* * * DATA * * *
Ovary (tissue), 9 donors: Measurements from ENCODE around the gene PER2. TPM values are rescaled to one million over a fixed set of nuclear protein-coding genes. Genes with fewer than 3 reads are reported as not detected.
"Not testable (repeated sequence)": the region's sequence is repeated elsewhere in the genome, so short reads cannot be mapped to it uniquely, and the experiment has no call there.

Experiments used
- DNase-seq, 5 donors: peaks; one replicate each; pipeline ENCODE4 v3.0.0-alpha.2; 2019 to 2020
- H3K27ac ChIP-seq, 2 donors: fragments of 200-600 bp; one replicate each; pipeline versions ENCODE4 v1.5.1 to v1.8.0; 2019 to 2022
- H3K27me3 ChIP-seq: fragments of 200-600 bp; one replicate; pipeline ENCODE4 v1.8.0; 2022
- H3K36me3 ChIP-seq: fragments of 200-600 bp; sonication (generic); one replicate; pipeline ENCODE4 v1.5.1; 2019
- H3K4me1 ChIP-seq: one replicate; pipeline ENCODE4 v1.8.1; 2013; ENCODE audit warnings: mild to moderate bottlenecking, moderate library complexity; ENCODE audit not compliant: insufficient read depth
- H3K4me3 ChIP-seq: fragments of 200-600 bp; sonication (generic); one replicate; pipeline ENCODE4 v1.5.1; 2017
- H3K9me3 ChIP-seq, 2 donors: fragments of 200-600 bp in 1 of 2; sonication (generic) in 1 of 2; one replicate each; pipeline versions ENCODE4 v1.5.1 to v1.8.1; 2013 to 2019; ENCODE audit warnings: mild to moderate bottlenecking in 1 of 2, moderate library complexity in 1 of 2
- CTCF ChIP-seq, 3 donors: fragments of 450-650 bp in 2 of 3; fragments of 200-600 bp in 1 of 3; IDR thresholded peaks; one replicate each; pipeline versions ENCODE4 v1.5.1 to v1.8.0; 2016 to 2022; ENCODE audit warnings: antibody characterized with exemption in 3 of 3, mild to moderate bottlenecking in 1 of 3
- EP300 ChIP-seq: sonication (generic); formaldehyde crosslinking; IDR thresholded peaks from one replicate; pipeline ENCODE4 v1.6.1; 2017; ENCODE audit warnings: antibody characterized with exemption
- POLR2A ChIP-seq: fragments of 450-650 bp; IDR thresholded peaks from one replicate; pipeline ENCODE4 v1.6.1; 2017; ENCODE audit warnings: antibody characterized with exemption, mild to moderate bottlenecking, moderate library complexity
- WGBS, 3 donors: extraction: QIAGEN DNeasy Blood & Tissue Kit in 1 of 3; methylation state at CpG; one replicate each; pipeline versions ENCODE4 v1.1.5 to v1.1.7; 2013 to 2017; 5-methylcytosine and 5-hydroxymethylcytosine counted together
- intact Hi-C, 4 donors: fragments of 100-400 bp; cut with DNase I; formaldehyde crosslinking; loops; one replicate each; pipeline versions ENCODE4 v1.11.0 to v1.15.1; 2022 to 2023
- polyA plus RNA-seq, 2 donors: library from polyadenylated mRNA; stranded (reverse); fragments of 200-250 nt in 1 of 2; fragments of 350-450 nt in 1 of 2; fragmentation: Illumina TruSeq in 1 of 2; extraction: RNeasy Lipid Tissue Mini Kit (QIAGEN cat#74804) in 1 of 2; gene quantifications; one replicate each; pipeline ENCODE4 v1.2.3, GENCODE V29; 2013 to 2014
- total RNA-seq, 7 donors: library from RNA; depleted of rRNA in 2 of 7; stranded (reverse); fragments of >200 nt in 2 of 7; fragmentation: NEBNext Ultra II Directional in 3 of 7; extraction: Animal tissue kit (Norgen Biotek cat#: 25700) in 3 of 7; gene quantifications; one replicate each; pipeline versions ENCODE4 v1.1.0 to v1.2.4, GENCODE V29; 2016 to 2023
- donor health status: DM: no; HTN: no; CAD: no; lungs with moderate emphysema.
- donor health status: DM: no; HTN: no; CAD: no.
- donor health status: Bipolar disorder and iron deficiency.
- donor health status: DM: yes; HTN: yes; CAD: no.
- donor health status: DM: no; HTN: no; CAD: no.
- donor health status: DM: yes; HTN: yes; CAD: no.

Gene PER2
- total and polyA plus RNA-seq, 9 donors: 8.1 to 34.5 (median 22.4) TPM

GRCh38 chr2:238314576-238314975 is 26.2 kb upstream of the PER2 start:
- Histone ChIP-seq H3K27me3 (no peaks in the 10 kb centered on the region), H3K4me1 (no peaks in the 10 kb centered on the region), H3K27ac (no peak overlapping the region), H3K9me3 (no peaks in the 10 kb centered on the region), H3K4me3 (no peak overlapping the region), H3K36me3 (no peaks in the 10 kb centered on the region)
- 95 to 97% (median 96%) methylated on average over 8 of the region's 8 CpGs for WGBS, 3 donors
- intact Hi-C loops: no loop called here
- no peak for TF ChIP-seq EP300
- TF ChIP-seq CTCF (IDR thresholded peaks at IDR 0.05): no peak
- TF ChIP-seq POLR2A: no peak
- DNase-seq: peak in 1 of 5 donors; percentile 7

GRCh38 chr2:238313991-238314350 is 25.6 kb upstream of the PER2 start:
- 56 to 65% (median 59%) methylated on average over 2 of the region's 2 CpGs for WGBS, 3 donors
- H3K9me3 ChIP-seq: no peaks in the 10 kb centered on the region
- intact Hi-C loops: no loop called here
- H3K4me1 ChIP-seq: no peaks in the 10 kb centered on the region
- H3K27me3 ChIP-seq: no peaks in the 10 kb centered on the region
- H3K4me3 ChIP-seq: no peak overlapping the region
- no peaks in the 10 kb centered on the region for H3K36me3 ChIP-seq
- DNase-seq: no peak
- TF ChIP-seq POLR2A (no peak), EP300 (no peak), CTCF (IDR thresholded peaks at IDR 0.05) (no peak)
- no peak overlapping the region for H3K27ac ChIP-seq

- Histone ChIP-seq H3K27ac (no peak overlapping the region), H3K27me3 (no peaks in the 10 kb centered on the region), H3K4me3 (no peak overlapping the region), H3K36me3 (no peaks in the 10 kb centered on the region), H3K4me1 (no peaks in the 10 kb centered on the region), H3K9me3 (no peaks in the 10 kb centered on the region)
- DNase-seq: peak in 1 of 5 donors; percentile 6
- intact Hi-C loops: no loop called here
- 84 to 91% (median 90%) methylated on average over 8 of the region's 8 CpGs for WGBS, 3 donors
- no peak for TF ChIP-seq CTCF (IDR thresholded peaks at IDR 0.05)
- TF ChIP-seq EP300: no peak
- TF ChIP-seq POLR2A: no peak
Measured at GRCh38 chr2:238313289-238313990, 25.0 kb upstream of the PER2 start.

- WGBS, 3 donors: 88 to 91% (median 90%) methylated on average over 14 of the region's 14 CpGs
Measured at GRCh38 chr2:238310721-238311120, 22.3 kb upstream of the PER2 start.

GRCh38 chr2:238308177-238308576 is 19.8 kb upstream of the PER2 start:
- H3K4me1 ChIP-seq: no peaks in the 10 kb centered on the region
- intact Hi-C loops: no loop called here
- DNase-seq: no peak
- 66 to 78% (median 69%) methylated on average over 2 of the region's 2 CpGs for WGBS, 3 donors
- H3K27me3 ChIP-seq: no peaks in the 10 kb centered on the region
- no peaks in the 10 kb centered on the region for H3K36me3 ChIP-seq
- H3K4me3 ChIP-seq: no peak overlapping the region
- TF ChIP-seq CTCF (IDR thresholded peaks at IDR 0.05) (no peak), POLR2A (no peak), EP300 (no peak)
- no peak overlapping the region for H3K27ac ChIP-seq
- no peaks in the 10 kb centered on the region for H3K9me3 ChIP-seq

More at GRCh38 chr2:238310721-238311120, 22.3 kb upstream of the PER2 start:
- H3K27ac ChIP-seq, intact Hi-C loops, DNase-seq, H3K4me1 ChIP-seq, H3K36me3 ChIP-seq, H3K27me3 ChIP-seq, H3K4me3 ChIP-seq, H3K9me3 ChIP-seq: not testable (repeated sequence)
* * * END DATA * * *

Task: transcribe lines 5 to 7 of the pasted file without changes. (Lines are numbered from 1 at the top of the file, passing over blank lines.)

- H3K27ac ChIP-seq, 2 donors: fragments of 200-600 bp; one replicate each; pipeline versions ENCODE4 v1.5.1 to v1.8.0; 2019 to 2022
- H3K27me3 ChIP-seq: fragments of 200-600 bp; one replicate; pipeline ENCODE4 v1.8.0; 2022
- H3K36me3 ChIP-seq: fragments of 200-600 bp; sonication (generic); one replicate; pipeline ENCODE4 v1.5.1; 2019